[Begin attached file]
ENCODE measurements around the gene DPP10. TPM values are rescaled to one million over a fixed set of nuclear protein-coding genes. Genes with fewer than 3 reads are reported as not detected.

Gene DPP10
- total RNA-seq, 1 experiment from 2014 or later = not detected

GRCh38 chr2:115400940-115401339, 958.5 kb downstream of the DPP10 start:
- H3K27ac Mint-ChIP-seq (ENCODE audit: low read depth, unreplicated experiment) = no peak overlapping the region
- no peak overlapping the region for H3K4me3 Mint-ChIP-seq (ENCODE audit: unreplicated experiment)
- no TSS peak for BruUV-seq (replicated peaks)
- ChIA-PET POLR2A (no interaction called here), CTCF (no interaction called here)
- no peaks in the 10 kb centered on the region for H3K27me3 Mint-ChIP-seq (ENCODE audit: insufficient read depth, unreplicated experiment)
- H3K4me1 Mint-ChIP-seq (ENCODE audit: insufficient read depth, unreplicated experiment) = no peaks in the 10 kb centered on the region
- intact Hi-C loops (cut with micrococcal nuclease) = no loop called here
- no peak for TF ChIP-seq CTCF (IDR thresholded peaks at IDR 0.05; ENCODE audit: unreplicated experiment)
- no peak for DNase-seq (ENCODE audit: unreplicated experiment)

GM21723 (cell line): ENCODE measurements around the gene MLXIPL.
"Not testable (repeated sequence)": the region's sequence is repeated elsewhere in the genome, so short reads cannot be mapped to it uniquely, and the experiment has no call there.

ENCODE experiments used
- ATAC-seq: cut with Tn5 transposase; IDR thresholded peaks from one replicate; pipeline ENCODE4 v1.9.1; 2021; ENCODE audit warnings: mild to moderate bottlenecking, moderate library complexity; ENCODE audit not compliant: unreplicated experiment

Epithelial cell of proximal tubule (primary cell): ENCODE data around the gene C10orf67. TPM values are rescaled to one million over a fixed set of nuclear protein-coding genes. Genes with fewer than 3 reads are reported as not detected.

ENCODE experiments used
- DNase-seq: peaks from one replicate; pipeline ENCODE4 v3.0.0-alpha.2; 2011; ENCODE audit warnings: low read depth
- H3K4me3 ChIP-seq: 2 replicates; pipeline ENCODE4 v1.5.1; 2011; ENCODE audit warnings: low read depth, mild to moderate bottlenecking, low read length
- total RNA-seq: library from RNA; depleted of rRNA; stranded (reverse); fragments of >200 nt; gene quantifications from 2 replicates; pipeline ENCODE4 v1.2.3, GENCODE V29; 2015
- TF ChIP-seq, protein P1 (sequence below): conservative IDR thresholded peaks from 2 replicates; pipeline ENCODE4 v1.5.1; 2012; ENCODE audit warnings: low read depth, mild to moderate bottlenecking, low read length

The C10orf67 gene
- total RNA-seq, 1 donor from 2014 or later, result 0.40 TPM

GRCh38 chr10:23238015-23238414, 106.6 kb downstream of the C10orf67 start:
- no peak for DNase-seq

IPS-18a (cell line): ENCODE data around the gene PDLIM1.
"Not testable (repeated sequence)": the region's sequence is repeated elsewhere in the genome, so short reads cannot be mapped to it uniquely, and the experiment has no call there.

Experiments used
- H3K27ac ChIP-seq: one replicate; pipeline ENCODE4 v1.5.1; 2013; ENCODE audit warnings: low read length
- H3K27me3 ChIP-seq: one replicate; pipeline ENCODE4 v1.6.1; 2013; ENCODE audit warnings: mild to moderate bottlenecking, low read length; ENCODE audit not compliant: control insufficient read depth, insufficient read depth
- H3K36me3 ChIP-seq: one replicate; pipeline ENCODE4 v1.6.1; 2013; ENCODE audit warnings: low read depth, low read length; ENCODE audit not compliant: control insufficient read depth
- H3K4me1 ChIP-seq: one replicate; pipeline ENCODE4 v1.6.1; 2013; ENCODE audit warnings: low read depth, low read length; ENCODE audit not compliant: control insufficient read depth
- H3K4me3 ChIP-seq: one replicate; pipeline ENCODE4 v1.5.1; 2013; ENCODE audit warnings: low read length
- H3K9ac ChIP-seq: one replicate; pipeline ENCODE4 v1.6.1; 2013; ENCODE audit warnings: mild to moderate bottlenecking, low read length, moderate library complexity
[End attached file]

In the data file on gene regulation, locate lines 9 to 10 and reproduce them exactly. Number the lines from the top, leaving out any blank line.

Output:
- no peaks in the 10 kb centered on the region for H3K27me3 Mint-ChIP-seq (ENCODE audit: insufficient read depth, unreplicated experiment)
- H3K4me1 Mint-ChIP-seq (ENCODE audit: insufficient read depth, unreplicated experiment) = no peaks in the 10 kb centered on the region